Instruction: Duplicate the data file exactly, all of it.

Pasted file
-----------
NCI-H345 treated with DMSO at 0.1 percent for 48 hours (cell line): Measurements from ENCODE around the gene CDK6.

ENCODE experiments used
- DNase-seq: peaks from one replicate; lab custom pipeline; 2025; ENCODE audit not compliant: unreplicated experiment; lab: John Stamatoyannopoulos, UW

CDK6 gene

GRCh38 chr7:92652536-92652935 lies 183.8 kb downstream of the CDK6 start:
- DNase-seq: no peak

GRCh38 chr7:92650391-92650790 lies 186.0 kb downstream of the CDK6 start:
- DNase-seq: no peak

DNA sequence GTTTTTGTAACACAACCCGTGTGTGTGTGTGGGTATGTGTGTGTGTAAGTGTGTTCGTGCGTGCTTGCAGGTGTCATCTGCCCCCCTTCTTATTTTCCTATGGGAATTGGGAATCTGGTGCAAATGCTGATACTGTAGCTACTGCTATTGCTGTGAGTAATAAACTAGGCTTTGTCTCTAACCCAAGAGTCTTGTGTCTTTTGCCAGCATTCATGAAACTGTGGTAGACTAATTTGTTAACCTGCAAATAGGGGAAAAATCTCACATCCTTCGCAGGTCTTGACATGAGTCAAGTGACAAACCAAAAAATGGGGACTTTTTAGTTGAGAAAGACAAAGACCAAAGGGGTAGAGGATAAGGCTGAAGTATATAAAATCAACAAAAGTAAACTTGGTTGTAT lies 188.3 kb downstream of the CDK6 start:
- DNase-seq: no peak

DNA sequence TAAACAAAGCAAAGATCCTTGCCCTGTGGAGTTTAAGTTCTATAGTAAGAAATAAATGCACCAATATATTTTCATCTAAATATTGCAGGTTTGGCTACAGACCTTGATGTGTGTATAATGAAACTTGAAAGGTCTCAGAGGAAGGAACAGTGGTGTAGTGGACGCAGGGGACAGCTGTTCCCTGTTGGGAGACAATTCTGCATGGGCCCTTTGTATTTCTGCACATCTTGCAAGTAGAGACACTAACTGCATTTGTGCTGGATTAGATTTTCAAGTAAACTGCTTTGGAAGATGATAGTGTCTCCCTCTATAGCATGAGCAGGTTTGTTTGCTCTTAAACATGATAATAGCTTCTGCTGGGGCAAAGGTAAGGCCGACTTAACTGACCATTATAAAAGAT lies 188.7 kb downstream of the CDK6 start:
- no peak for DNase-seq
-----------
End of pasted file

NCI-H345 treated with DMSO at 0.1 percent for 48 hours (cell line): Measurements from ENCODE around the gene CDK6.

ENCODE experiments used
- DNase-seq: peaks from one replicate; lab custom pipeline; 2025; ENCODE audit not compliant: unreplicated experiment; lab: John Stamatoyannopoulos, UW

CDK6 gene

GRCh38 chr7:92652536-92652935 lies 183.8 kb downstream of the CDK6 start:
- DNase-seq: no peak

GRCh38 chr7:92650391-92650790 lies 186.0 kb downstream of the CDK6 start:
- DNase-seq: no peak

DNA sequence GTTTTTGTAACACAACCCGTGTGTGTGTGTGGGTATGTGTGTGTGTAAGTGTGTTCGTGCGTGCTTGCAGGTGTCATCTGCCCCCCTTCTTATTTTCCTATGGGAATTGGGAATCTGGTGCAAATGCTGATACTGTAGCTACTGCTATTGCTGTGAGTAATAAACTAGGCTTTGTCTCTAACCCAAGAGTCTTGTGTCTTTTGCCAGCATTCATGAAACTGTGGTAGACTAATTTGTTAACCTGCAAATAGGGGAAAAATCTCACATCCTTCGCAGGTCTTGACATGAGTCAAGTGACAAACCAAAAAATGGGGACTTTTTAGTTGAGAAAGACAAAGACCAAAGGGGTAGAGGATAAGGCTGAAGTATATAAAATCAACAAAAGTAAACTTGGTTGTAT lies 188.3 kb downstream of the CDK6 start:
- DNase-seq: no peak

DNA sequence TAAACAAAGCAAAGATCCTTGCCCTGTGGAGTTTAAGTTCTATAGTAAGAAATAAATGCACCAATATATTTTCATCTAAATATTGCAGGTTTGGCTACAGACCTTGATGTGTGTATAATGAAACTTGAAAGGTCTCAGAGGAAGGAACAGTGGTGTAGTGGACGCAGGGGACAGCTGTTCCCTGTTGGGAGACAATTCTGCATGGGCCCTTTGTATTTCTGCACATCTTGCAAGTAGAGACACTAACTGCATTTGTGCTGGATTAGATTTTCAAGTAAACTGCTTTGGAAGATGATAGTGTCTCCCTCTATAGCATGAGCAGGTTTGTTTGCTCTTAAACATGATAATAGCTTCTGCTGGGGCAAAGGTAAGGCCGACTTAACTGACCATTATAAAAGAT lies 188.7 kb downstream of the CDK6 start:
- no peak for DNase-seq